Impact of aging and senescence on phenotype and function of murine brain microglia in vitro and in vivo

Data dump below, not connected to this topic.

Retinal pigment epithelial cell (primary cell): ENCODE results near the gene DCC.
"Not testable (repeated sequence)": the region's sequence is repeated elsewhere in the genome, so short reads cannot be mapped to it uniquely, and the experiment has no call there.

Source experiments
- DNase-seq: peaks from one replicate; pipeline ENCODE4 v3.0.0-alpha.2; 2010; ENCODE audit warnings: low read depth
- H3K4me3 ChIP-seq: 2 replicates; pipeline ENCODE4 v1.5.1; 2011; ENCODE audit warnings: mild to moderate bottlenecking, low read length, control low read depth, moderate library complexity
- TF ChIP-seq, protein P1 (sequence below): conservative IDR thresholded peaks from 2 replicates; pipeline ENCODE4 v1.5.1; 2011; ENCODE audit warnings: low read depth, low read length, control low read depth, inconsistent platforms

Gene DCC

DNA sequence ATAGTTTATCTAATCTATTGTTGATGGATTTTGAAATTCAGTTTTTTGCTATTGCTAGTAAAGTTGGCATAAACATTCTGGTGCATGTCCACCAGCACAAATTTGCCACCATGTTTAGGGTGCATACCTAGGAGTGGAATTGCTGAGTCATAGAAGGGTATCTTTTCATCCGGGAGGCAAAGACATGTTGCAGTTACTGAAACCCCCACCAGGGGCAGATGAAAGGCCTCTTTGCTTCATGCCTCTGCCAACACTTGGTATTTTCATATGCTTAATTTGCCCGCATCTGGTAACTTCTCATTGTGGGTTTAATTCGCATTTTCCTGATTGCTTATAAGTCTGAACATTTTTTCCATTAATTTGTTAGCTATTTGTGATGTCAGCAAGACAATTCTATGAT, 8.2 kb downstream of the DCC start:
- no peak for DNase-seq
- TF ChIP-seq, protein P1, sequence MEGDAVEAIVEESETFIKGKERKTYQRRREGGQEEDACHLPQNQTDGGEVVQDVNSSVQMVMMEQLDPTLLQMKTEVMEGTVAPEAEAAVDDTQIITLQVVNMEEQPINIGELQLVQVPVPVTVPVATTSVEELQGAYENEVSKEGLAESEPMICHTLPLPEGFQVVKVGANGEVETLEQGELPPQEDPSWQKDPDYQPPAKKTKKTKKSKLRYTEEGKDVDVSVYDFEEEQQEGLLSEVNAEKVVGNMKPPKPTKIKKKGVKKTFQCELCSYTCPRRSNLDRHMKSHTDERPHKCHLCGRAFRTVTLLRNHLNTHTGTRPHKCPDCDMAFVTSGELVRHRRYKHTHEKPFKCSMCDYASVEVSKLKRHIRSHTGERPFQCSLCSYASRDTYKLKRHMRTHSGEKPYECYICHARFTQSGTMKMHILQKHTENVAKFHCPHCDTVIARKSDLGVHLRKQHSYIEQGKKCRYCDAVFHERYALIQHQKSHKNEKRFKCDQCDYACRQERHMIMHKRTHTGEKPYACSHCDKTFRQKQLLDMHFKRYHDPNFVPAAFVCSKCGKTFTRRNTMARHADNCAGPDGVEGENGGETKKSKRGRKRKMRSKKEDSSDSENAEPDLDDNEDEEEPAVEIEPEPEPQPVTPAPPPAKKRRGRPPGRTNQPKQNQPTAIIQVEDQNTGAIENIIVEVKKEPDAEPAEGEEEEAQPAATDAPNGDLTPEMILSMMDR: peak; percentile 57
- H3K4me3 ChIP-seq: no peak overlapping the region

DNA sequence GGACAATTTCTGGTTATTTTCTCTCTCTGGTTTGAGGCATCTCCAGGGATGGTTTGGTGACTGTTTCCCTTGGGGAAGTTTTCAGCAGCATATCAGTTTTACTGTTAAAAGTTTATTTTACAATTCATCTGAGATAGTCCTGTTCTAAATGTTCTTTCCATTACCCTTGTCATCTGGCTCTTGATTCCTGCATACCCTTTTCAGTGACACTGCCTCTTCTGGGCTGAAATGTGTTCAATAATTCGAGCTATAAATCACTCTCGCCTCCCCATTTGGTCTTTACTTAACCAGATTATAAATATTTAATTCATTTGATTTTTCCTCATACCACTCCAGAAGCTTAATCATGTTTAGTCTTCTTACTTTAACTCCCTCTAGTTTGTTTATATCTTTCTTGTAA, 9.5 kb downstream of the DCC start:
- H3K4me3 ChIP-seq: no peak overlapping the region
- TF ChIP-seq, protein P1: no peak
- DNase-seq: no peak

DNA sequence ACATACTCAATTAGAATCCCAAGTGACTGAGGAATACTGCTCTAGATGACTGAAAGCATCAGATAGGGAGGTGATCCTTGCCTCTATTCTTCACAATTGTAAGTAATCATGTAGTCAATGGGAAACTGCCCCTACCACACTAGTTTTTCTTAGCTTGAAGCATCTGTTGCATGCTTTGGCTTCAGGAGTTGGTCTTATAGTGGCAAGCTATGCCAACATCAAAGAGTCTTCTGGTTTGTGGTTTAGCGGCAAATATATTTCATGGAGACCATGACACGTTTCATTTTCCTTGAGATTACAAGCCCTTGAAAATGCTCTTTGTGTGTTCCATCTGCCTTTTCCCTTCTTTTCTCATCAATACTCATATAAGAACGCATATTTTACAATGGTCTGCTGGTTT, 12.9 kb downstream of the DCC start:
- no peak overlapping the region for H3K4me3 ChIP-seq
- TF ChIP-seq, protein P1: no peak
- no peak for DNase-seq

Senescent cells are cells which lost their proliferation potential but are hyperfunctional and secrete many potentially detrimental cytokines and growth factors. Senescence of macrophages, so called macroph-aging, seems to be especially involved in several age-related diseases like Alzheimer or atherosclerosis. The role of microglia in brain aging as well as the factors regulating their response to pathogens are not well understood. The aims of this study were: 1) to develop an in vitro model to better characterize the senescent phenotype of murine brain microglia; 2) to determine the impact of aging and senescence on phenotype and function of microglia; 3) to evaluate the impact of pathogen-dose, maturation state, aging and senescence on microglial response in vitro. We found that microglia develop a senescent phenotype after long-term culture characterized by telomere shortening, increased expression of p16Ink4a, p21/p53, and altered response to the prototypical pathogen-associated molecular pattern LPS. Aged microglia in vivo showed increased p16 expression, enhanced activation and dysfunctional profiles, however did not show typical senescence-associated changes like DNA damage or p21/p53 pathway activation. In order to further characterize the impact of aging on the immune response from murine microglia, we tested the effect of increasing doses of typical PAMPs on naive, adult and aged microglia. Naive microglia showed a dose-dependent stimulation with adaptive responses, while adult or aged microglia did not exhibit a similar pattern. Reduced responses after a second stimulation, so called tolerance occurred in all groups. In conclusion, we found that aging of microglia was followed by cellular dysfunction but not by typical senescent changes as shown in other studies. Response of microglia to pathogen molecules was found to be dose-dependent, maturation and age-dependent but not pathogen specific.


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